The best way to do this is through Group Policy Preferences, but sometimes, we just need something quick and dirty. If you have Server 2012 or Windows 8 (or newer), you have access to such wonderful cmdlets as Get-Printer and Remove-Printer to help you out; most of us, however, still have to work with Windows 7 and Server 2008 R2 frequently. Fortunately, there's a way to do this using WMI, and I've written a quick snippet to show that off.
In my example, I needed to remove all of the printers on a server that came from one particular print server, and Group Policy wasn't really a good option at the moment. Note the 4 backslashes at the beginning and 2 at the end; this is because of how WQL queries work, meaning you have to do a double backslash for every backslash to escape them.
You can also use SystemName instead of Name in the filter; if you do, leave off the ending backslash (or just leave all backslashes off; it should work just fine that way).
Warning: this code could potentially cause unexpected and bad results if you aren't careful. I highly recommend testing before you use, and checking to make sure you've actually captured only the printers you want to remove by taking a look at what's in $printers before you run the last part (just do "$printers | select name" to see what printers you've targeted).
I've updated my about section with a few more details about me and what I'm doing. Check it out; I'll be filling more in to it as time goes on and I have more to say there.
This is very crass and simplified, and frankly, other programs (such as Angry IP and (my personal favorite) NMap) do a much, much better job; however, if you need to do a scan in a script for whatever reason, this may do the trick. It would be very easy to make any changes to this you'd like, such as leaving out DNS resolution, or swapping it for a WMI query, or adding just about anything else you want. This is just a quick, dirty example, and as such, it doesn't have a lot of polish. (Note: as-is, this code requires Windows 8 due to Resolve-DnsName not being included in prior versions)
If you've ever run into a situation where you know you won't be needing those pesky first or last lines in a text file (this also works for other arrays, BTW), then this is a quick and easy way to get just what you're looking for:
Explanation: you can call a particular object by the index, or in this case, a particular line in the file. Remember, the index number will be one number lower than the line number, because the index starts at 0, so line 20 will be at index 19, or $test.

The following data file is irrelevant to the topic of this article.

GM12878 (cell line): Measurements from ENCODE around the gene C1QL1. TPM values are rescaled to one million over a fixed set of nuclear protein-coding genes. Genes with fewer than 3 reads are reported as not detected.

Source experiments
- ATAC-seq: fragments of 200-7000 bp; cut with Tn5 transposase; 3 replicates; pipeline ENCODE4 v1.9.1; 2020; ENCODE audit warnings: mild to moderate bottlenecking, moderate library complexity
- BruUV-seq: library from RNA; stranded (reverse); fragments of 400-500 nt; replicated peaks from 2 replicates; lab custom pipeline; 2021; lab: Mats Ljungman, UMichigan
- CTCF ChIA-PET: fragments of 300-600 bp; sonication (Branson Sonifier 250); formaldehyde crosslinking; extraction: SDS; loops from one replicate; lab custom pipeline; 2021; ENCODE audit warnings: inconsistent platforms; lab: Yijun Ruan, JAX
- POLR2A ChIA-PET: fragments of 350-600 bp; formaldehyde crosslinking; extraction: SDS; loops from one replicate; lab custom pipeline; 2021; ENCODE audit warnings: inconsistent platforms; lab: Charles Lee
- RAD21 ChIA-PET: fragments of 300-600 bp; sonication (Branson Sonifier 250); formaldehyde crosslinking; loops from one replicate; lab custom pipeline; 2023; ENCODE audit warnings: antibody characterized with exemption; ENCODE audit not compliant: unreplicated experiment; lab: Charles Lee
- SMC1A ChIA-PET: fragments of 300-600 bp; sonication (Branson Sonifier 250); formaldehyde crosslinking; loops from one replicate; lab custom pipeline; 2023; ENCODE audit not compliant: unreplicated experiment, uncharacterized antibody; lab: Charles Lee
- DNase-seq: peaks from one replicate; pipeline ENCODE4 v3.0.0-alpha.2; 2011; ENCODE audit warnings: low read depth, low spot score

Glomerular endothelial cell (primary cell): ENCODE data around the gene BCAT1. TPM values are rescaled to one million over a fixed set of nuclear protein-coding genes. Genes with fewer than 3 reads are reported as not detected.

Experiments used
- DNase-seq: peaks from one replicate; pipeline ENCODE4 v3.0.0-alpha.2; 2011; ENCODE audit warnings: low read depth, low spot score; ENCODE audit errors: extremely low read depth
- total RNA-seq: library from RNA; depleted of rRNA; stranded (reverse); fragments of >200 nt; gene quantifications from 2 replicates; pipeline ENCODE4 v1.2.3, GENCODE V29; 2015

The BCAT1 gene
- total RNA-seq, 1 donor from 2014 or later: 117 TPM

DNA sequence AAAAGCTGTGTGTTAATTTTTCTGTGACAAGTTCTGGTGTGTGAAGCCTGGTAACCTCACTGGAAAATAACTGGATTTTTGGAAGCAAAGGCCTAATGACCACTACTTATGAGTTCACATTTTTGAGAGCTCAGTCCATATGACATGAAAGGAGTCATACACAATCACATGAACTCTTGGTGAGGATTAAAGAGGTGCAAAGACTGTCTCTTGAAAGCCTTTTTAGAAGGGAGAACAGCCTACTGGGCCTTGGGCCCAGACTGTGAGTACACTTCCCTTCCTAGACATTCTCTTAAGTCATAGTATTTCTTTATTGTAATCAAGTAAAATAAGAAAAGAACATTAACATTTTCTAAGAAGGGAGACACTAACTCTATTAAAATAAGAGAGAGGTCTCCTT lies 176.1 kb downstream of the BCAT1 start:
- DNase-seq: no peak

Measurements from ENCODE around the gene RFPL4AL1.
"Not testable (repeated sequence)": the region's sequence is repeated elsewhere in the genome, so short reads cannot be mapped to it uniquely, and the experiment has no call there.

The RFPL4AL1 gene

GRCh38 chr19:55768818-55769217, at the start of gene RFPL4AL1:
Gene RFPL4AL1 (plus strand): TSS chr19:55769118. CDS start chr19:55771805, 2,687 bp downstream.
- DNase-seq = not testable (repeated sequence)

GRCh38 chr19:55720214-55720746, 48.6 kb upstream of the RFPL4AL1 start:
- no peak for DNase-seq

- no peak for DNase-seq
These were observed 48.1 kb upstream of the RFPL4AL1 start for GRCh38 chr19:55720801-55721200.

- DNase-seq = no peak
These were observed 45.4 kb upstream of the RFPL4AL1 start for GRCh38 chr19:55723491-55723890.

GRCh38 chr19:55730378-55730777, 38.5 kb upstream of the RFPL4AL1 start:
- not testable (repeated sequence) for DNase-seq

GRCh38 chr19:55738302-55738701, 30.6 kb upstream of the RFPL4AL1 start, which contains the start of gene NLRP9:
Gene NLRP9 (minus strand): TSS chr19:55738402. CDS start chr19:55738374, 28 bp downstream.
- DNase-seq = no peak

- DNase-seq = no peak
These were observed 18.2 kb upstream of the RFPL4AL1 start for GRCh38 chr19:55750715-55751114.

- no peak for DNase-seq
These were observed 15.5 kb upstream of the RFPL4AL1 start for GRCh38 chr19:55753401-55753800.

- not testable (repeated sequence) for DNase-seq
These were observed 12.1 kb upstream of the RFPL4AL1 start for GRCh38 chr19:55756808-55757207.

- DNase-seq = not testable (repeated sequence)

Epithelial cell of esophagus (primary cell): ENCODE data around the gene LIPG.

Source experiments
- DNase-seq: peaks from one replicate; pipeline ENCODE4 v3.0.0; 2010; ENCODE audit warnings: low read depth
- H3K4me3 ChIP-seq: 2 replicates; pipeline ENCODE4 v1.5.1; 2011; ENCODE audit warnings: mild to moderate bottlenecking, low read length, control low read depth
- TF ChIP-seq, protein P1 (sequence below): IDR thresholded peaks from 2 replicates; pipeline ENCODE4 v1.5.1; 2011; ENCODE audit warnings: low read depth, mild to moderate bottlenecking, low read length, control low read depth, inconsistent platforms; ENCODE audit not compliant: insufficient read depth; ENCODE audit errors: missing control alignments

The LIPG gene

You can also call a range of indices, such as to get lines 1 through 5, you would use $test[0..4]. You can use a variable number to specify the index as well, such as $test[$index].
Put this all together, and you can strip the last line out of your variable with:
Since the count is going to be the full number of lines, $var.count - 1 would be the last line, so you want it to stop at the next to last line, or $var.count - 2.
Removing the first line is likewise simple, with just a tiny modification:
If you need more than one line off of either side, just tweak the numbers. Simple!
Sometimes when troubleshooting a problem, all you have to go on is an approximate time it happened (for instance, a report that a service was running slowly). Going through all of the event logs by hand can be time consuming, but luckily, PowerShell can do that for you!
I ran into this scenario this morning, so the times on my snippet will reflect that:
I've multi-lined it to make it more readable. Basically, it's getting a list of all of the Event Logs that PowerShell has access to, then expanding that list (so I get a list of strings rather than objects), and passing it to foreach. Then, I can pass the current log name to Get-EventLog using the current-item variable $_, and tell it that I want to see what happened between the -After and -Before times.
Note: if you don't run this as Administrator, you'll get an access denied error when it tries to read the Security log; however, if you don't suspect what you need is in there (it probably isn't), this is actually a good thing as Security can be rather noisy without much useful information.
PowerShell. It's the darling language of Microsoft now, and I've been working with it for a couple of years at this point. With it, you can automate all manner of Microsoft products, from desktops and servers, to Exchange, to website creation with IIS, to just about anything you put your mind to. It's an incredibly powerful .NET language that is also incredibly easy to use. But, if you're here, you probably already know that.
So, where do I fit in? I'm just another scripting monkey (or bear, as the case may be), right? There are lots of tech writers out there who cover just about every aspect of the language already, so why do I need to chip in? Really, because I want to, that's why. Maybe I'll bring a unique perspective to the table, which someone finds valuable.
Regardless of what that is, I'll be writing about the things I find, the things I try, and the things I enjoy. I'll write about PowerShell itself, as well as technologies that hinge on it, such as Exchange, Lync, Active Directory, and whatever I'm playing or working with this week. As a more or less solo SysAdmin, I get a chance to play with a lot of different things, and the first thing I ask when trying something new is "How would I do this in PowerShell?" When I answer that question, I'll post about what I figure out.
I hope this is a journey that we'll all be able to enjoy and learn from.